Cholera support staff yet to be paid

GOVERNMENT is yet to honour its pledge to pay medical staff hired at Beatrice Road Infectious Diseases Hospital in Harare specifically to fight a cholera outbreak, which claimed 54 lives in September this year.

BY PHYLLIS MBANJE

About 28 medical staff, among them nurse aides, are yet to be paid their dues of around $600 each.

At the height of the cholera outbreak, President Emmerson Mnangagwa toured the hospital and pledged to pay the support staff, but has not yet honoured his promise nearly two months later.

“The President came and promised that people would be paid for their services. We were then told to avail our banking details or EcoCash numbers and we did so to the council administrator at Nazareth,” a nurse aide who declined to be named said.

She said some of her colleagues were paid some weeks ago, while others have not yet received their wages.

“He promised us and we are not happy with this. We are always being told different stories. The most affected are those who do not have banking details, but are using EcoCash,” the nurse aide said.

Council spokesperson Michael Chideme said the city fathers were not responsible for the payment as alleged by some of the workers who were now in the habit of besieging the Beatrice Road Hospital administration demanding payment.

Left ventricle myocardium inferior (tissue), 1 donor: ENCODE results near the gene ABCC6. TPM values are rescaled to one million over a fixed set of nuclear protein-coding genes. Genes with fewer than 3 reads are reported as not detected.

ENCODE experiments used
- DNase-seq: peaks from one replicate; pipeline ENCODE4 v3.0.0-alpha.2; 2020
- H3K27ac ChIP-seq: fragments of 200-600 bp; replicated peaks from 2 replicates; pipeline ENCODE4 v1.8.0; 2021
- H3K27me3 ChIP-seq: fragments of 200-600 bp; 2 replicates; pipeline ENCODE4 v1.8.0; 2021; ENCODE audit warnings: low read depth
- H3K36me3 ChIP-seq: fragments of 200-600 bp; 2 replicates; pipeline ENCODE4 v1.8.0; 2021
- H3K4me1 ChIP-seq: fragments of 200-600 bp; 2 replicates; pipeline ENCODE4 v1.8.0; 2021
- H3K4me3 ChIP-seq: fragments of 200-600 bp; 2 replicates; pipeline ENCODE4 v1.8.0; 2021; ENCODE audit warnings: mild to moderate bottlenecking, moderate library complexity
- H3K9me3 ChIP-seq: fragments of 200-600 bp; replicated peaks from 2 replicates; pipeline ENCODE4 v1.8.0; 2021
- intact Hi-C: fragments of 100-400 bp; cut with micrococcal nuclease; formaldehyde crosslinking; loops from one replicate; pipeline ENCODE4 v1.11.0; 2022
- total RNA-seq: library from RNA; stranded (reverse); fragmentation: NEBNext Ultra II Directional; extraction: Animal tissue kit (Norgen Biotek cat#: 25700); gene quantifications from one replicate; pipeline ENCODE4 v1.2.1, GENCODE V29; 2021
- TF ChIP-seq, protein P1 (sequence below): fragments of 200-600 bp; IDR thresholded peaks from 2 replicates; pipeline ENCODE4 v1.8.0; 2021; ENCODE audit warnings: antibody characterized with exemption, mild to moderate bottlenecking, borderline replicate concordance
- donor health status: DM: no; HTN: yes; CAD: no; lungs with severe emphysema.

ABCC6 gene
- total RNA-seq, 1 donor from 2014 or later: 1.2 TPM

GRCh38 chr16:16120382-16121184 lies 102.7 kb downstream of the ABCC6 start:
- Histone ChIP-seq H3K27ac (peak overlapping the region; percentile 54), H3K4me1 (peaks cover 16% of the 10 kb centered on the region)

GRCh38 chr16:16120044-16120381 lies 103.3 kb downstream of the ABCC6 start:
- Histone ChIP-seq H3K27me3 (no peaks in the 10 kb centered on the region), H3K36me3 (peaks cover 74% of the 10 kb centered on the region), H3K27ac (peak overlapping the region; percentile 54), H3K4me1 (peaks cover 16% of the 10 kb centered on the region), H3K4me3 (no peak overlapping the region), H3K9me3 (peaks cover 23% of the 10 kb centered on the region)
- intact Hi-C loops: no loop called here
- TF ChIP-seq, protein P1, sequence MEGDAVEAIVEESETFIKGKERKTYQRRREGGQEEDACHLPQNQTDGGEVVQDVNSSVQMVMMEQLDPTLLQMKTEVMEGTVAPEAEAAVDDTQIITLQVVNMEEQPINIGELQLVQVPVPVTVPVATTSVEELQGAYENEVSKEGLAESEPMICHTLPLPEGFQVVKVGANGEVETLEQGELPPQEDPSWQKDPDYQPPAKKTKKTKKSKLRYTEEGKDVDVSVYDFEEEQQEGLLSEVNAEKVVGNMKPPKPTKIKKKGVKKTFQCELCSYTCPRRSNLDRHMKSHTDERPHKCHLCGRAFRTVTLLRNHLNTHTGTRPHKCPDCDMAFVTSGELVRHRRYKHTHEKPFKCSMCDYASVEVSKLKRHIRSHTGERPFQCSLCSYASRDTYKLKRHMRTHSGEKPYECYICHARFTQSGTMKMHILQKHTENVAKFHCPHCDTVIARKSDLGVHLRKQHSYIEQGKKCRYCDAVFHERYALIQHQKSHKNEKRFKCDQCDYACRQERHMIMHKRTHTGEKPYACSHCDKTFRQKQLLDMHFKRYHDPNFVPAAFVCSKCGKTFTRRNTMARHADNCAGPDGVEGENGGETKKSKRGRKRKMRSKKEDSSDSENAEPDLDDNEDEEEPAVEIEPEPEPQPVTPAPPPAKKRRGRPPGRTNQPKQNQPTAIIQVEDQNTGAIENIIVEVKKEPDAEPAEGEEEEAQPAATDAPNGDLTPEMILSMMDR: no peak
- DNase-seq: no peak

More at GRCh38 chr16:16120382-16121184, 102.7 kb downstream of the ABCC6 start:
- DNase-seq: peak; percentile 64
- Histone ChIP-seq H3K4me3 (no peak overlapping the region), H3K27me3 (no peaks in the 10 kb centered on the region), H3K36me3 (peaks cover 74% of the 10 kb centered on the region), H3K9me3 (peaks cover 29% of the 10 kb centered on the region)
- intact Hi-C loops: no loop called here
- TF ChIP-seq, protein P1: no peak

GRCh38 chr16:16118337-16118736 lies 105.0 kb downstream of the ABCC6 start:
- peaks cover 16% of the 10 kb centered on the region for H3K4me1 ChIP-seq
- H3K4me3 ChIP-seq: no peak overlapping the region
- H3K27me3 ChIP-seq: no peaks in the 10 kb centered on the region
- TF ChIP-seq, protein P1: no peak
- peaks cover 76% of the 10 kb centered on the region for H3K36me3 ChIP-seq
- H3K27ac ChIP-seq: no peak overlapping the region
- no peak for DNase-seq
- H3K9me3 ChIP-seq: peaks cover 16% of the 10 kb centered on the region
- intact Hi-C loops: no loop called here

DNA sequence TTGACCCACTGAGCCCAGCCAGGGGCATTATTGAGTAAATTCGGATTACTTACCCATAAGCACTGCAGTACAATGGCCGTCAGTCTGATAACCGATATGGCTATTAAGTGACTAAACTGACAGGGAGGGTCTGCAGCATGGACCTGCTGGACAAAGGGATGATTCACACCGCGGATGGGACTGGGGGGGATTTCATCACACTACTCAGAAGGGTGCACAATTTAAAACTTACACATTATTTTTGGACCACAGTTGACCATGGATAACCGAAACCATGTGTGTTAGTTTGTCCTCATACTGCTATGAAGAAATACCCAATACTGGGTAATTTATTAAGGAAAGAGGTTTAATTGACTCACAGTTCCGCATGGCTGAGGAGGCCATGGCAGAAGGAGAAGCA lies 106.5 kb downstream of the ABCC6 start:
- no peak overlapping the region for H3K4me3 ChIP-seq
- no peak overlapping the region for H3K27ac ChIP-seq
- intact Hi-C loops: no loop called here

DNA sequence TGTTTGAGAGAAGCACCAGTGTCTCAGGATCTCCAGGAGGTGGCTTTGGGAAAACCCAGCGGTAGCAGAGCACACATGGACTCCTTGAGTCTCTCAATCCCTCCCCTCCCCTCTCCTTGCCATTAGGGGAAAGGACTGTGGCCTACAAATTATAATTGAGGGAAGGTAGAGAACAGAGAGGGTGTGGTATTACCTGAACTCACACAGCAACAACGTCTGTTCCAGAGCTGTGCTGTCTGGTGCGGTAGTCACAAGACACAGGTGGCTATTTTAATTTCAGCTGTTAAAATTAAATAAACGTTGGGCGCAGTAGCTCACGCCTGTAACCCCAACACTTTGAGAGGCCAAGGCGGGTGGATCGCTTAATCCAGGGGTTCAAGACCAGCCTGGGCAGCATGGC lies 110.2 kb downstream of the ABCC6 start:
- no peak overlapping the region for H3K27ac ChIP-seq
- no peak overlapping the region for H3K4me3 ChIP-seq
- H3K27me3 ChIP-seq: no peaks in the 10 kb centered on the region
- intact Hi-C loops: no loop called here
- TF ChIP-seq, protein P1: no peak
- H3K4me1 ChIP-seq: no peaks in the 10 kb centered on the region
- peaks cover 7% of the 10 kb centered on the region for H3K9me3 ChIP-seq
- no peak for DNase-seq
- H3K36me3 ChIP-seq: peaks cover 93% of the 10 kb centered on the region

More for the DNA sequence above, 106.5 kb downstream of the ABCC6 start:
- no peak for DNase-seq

“Our duty was to merely take down payment details and forward to the responsible Health ministry,” he told NewsDay recently.

Chideme also added that maybe some people had delayed in providing their details, which resulted in late processing of their money.

Contacted for comment, Health ministry secretary Gerald Gwinji said they paid the medical staff based on submissions from the city.

“We will seek clarification from them with regards to this group,” he said

Fifty-four people died in one of the worst cholera outbreaks after the 2008 one, which saw over 4 000 people losing their lives.

Obsolete sewer infrastructure and erratic water supplies have been the perennial drivers for cholera and typhoid outbreaks.

In the absence of these essentials, outbreaks of diseases will be a common feature, which burdens the health delivery system and chews into the scarce resources which could be channelled to other critical areas.

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